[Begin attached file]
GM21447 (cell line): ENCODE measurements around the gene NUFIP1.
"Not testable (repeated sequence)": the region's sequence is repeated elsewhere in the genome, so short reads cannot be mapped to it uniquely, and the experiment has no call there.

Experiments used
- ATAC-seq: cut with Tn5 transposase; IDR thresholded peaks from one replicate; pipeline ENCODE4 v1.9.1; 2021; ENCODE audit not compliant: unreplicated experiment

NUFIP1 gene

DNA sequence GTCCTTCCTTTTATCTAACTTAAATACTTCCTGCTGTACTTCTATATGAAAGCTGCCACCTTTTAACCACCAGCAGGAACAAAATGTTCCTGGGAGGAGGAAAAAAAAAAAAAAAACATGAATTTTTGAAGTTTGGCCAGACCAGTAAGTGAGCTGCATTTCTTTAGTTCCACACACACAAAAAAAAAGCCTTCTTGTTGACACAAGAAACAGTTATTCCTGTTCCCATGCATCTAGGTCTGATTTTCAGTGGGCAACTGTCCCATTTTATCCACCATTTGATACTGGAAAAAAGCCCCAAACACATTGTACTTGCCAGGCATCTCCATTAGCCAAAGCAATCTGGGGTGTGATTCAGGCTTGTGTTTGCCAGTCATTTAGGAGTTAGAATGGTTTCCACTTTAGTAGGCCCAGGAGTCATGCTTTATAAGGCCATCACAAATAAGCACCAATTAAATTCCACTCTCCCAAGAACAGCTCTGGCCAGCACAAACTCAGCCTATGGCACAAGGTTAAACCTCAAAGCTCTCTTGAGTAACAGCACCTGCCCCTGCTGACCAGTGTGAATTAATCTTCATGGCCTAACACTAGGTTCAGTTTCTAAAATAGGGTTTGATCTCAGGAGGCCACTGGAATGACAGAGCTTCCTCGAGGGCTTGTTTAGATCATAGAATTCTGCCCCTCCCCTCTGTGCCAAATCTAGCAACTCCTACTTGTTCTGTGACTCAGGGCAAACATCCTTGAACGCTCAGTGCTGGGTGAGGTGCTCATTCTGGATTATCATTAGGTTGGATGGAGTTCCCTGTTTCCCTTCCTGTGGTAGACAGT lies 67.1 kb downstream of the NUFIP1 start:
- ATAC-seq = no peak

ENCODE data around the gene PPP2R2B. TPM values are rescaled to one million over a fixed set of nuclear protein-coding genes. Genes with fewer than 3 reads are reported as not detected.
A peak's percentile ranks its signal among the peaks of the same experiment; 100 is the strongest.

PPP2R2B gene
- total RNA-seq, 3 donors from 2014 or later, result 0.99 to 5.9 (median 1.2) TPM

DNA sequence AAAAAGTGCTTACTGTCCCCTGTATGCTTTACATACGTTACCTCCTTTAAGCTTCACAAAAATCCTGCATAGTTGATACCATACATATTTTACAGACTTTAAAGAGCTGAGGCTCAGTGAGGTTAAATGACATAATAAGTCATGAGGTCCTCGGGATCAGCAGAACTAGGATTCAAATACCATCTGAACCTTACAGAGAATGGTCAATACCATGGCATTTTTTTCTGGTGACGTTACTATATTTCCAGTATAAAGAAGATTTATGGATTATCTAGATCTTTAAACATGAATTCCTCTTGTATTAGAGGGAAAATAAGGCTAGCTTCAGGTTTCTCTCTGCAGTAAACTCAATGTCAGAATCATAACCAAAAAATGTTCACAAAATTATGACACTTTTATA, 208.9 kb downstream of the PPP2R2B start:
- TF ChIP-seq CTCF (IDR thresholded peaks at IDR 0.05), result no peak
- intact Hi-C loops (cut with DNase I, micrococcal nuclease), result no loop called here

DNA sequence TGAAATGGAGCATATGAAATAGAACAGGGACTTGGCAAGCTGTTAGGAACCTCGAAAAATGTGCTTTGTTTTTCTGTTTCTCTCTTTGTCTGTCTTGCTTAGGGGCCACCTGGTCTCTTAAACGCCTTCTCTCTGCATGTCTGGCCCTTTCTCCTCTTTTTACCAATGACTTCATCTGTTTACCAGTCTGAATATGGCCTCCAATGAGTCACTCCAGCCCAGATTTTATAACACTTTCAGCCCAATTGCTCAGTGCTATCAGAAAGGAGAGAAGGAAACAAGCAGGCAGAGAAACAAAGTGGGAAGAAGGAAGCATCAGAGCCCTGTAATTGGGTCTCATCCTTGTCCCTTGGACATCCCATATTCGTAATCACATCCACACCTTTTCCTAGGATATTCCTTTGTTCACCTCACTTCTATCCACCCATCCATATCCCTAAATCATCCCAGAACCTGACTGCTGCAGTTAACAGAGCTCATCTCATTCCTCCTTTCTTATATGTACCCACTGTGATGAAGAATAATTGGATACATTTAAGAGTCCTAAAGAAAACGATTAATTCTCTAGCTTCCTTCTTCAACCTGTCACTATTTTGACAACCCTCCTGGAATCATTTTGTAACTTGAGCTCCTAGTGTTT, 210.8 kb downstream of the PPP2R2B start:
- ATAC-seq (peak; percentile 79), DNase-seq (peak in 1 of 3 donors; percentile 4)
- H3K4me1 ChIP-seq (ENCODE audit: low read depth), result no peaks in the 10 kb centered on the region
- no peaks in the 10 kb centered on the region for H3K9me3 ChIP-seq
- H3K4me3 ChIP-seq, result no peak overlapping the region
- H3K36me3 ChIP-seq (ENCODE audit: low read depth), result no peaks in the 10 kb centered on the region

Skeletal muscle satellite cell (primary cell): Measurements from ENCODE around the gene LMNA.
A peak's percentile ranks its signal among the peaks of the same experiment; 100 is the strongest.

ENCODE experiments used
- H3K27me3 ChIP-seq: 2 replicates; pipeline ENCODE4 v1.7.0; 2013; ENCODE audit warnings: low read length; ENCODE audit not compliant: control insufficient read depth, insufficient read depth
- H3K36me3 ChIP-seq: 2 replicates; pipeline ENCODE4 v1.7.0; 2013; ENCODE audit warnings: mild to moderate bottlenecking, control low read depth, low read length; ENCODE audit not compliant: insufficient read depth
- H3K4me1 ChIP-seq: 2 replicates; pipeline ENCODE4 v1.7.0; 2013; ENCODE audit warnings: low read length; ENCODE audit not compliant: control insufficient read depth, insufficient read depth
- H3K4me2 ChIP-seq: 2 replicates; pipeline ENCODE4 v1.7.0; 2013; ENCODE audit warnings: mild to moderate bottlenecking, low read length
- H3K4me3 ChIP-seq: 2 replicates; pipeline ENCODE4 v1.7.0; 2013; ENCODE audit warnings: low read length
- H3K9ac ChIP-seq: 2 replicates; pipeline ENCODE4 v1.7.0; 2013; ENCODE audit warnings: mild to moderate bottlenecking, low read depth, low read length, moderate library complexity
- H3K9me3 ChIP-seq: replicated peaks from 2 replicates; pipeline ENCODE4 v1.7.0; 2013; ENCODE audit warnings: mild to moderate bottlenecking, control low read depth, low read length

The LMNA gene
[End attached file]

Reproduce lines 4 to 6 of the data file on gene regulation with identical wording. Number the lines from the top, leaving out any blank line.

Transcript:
- ATAC-seq: cut with Tn5 transposase; IDR thresholded peaks from one replicate; pipeline ENCODE4 v1.9.1; 2021; ENCODE audit not compliant: unreplicated experiment

NUFIP1 gene

DNA sequence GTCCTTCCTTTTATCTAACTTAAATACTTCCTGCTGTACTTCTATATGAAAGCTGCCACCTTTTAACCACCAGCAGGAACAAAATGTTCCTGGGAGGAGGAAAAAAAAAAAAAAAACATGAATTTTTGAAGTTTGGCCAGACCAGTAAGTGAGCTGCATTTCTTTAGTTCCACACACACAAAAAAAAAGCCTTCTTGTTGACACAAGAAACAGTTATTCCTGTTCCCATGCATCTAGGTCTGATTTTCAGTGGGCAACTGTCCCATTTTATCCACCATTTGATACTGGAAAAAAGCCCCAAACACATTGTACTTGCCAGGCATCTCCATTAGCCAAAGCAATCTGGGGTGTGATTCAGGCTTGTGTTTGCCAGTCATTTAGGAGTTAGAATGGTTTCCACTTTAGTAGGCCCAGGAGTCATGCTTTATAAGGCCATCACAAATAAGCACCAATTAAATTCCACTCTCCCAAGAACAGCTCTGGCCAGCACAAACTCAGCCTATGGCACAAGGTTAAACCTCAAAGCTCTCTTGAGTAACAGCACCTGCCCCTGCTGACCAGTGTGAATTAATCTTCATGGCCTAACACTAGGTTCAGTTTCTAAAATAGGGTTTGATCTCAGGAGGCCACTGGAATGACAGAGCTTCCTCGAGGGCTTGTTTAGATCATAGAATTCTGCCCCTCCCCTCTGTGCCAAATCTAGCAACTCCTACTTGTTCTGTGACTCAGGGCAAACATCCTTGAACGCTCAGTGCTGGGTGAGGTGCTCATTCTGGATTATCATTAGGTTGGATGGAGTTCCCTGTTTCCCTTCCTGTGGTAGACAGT lies 67.1 kb downstream of the NUFIP1 start: